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UN leader Ban Ki-moon has condemned harassment and threats against UN workers by South Sudan's army and police amid heightened concern about the world's newest nation.
Ban complained in a report to the UN Security Council of 67 cases of "harassment, threats, physical assault, arrest and detention of United Nations staff" and seizure of UN vehicles between May 7 and November 5.
The US government took up the complaints in an official approach to South Sudanese diplomats in New York on Friday, diplomatic sources said. The UN Security Council is to discuss South Sudan on Monday.
Ban said most of the cases involved the Sudan People's Liberation Army (SPLA), which has already been involved in shooting down a UN helicopter, and the national police.
On October 19, a woman UN staff member was "severely beaten" in the capital, Juba, and then detained for an hour following "a traffic encounter with a military pickup carrying armed uniformed men."
Diplomats said the case involved a convoy of South Sudan's President Salva Kiir.
From October 25 to November 3, another five cases of "harassment and extortion" of UN staff by South Sudanese security personnel were reported in Juba, Ban added.
Outside Juba, about 50 SPLA soldiers tried to force their way onto a helicopter belonging to the UN Mission in South Sudan (UNMISS) in troubled Jonglei state on October 26, the report said.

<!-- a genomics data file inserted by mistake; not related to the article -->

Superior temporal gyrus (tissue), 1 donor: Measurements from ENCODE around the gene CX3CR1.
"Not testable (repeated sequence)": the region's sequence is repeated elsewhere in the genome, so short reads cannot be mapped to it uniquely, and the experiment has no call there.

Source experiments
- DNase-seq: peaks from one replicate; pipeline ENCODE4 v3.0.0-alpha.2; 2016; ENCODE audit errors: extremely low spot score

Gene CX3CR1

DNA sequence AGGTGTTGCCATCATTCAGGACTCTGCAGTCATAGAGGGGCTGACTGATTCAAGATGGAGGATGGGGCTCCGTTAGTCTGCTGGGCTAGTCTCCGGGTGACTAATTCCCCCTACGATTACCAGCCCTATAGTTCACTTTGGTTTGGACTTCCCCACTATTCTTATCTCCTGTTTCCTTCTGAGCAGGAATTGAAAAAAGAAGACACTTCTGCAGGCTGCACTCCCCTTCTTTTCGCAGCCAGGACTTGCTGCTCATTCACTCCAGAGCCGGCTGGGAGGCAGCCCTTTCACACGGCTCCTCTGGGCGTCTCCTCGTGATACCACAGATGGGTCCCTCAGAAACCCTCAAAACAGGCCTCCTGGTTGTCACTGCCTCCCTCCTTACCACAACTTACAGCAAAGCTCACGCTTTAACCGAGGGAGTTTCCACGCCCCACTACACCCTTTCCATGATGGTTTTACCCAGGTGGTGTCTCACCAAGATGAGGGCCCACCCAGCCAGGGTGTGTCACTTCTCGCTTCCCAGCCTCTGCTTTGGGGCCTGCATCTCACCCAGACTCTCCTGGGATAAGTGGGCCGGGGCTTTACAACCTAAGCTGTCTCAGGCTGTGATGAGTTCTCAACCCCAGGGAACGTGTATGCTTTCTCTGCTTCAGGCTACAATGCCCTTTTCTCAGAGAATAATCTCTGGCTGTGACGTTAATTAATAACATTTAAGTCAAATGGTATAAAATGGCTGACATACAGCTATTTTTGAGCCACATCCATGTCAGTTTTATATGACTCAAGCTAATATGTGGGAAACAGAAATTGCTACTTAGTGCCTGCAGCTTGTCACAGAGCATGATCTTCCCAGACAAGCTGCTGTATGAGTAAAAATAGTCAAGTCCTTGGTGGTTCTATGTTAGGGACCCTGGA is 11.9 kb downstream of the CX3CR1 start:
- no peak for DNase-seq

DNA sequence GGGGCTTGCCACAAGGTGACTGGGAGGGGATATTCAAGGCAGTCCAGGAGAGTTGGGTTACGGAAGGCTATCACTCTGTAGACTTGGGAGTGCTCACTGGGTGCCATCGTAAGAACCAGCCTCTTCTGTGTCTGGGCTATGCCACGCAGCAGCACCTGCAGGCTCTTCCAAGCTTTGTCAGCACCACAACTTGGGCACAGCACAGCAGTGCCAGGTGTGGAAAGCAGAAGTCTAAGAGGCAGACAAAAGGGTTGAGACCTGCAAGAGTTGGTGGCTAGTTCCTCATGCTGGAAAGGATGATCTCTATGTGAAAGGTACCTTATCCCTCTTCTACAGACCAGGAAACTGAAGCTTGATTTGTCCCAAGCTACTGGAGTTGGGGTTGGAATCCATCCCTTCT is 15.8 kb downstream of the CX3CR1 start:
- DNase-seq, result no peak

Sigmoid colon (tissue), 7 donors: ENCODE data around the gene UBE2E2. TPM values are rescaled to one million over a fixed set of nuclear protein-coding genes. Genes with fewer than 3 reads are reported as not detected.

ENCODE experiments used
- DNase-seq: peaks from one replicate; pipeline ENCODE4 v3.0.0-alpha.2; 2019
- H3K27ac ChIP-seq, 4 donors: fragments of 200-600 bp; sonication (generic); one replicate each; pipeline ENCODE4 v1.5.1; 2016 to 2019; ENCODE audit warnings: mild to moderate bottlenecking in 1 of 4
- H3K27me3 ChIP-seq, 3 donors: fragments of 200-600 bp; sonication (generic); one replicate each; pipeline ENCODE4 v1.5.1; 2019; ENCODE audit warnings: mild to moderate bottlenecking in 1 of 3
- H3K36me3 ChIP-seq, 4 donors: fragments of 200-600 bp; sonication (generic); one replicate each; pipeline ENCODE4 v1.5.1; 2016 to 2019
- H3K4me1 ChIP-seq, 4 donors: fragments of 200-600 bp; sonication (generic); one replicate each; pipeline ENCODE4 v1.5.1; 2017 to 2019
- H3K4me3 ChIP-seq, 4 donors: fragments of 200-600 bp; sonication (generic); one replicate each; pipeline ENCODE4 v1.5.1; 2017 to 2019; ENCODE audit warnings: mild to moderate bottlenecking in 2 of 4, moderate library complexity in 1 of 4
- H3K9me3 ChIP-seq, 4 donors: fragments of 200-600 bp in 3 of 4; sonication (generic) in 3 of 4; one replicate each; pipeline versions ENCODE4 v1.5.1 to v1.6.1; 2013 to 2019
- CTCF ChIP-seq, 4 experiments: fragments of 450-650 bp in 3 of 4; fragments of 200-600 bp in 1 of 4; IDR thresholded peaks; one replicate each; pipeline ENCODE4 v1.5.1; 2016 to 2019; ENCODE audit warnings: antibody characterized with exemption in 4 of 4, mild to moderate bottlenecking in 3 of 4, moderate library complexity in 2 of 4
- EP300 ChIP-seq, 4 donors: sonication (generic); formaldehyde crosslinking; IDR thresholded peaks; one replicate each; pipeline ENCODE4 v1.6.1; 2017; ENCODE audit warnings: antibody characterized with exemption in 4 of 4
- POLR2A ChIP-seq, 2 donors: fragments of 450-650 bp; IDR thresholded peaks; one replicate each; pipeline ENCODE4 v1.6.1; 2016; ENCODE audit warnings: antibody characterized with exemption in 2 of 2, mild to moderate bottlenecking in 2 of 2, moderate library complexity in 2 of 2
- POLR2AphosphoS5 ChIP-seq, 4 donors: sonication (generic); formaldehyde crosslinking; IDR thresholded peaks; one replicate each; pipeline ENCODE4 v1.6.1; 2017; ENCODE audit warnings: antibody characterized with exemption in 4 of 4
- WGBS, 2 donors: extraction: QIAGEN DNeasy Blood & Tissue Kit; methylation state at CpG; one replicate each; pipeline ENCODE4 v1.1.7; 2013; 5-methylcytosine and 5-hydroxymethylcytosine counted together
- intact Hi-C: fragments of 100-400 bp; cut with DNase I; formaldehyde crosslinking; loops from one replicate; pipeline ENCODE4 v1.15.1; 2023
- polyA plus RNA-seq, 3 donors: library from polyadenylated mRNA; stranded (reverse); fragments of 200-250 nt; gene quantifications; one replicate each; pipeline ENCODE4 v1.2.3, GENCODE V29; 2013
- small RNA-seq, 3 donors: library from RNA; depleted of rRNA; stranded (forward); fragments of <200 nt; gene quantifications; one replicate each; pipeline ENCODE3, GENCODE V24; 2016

The helicopter was taking SPLA medical team to investigate reports of SPLA soldiers falling sick. "The UNMISS crew was forced to let 16 SPLA soldiers on-board for evacuation to Juba," Ban said.
The UN normally has a status of forces agreement with countries where it operates.
Ban said: "Continuing violations of the status of forces agreement between the United Nations and South Sudan by elements of the security sector remain a serious concern.
"I call upon the government to urgently take steps to prevent any recurrences and bring to account those responsible for violations, including the incident in Juba on October 19," the UN leader said.
South Sudan's UN mission did not immediately respond to queries. The incidents are, however, part of a long line of attacks and detentions involving UN workers since South Sudan became independent in July 2011.
South Sudan expelled a UN human rights investigator in October 2012 accusing her of writing "false" reports about army abuses.
Two months later, South Sudan's army shot down an UNMISS helicopter killing all four Russian crew on board.
South Sudan's military claimed at the time it had not been told the UN flight would be in the region of Jonglei. But a national investigation into the incident has still not been completed.
Previous UN reports have outlined arrests, thefts of UN vehicles and complained of "ill-discipline" among South Sudanese troops when handling UN workers.
UNMISS has 7,600 troops and police in South Sudan, which broke away from Sudan after a two-decade-long civil war up to 2005 in which two million people died.
It has oil reserves but remains one of the world's most impoverished countries with barely any usable roads outside Juba.
Ban's report highlighted concerns over human rights abuses by the military and security forces in Jonglei state where hundreds have died in unrest over the past two years. Salva Kiir's government has also been hit by corruption scandals, which led him to sack his finance minister in June, and political tensions.
But Ban said there was cause for "cautious optimism" over South Sudan's future after the government vowed to improve its performance.